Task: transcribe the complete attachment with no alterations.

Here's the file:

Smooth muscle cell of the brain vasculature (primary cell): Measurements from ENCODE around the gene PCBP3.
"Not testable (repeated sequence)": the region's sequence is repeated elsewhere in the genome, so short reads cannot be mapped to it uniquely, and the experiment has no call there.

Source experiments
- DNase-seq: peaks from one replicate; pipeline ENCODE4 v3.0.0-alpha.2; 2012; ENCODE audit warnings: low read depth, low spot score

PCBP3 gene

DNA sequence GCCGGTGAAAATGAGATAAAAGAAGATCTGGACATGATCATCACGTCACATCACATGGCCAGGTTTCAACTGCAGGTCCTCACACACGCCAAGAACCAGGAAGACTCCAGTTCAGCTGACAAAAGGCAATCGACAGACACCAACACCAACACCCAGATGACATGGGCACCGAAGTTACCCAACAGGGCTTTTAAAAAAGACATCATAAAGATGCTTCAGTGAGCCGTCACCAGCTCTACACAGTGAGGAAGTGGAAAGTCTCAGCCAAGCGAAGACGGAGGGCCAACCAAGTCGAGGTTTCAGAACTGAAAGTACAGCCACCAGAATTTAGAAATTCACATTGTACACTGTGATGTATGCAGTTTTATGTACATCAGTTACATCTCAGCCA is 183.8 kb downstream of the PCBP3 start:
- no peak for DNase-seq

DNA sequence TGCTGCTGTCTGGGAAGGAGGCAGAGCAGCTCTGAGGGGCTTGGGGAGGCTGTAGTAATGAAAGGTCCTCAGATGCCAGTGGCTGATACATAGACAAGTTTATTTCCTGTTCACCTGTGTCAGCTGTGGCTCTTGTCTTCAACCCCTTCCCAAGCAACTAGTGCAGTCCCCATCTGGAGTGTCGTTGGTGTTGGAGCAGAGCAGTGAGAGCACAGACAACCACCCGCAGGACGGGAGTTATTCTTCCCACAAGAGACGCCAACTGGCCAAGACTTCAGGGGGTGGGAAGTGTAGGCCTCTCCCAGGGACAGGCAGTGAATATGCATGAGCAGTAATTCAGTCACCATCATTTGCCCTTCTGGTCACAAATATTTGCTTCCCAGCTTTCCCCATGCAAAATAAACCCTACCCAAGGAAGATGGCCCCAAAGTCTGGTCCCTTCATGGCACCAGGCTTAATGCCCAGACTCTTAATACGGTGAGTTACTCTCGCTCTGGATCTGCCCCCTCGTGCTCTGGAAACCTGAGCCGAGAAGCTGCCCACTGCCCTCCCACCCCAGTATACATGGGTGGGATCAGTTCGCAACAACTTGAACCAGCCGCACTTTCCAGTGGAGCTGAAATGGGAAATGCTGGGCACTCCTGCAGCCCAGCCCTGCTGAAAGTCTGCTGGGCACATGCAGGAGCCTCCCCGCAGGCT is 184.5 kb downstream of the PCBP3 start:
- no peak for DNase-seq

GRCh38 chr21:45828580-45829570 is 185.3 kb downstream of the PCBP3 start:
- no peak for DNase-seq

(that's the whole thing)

Smooth muscle cell of the brain vasculature (primary cell): Measurements from ENCODE around the gene PCBP3.
"Not testable (repeated sequence)": the region's sequence is repeated elsewhere in the genome, so short reads cannot be mapped to it uniquely, and the experiment has no call there.

Source experiments
- DNase-seq: peaks from one replicate; pipeline ENCODE4 v3.0.0-alpha.2; 2012; ENCODE audit warnings: low read depth, low spot score

PCBP3 gene

DNA sequence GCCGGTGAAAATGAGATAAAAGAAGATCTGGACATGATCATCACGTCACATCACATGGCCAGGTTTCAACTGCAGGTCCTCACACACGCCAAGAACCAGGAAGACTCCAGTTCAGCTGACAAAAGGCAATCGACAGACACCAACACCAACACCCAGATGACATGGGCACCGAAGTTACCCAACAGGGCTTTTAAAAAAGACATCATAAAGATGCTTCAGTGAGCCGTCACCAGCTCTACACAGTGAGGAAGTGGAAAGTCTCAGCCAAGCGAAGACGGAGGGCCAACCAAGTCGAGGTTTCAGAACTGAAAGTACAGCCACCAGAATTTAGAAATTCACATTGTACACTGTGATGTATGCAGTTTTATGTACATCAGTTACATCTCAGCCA is 183.8 kb downstream of the PCBP3 start:
- no peak for DNase-seq

DNA sequence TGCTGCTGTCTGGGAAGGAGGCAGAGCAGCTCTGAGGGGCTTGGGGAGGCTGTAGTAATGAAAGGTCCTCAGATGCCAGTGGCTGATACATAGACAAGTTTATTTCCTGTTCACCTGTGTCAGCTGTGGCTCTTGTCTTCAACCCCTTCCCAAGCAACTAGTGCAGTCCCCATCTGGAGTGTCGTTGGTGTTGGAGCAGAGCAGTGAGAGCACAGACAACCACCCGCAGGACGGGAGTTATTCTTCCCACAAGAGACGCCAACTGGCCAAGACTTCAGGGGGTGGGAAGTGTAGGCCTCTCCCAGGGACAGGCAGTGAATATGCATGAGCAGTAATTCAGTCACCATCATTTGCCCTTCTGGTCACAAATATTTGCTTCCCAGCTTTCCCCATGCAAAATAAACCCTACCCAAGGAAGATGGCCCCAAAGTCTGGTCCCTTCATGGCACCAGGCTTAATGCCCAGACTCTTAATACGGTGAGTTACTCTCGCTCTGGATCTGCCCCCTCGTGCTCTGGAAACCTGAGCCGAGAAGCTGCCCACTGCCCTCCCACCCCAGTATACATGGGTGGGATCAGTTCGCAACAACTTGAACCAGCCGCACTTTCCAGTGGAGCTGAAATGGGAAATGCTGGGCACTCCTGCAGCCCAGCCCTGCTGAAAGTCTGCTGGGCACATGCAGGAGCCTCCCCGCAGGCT is 184.5 kb downstream of the PCBP3 start:
- no peak for DNase-seq

GRCh38 chr21:45828580-45829570 is 185.3 kb downstream of the PCBP3 start:
- no peak for DNase-seq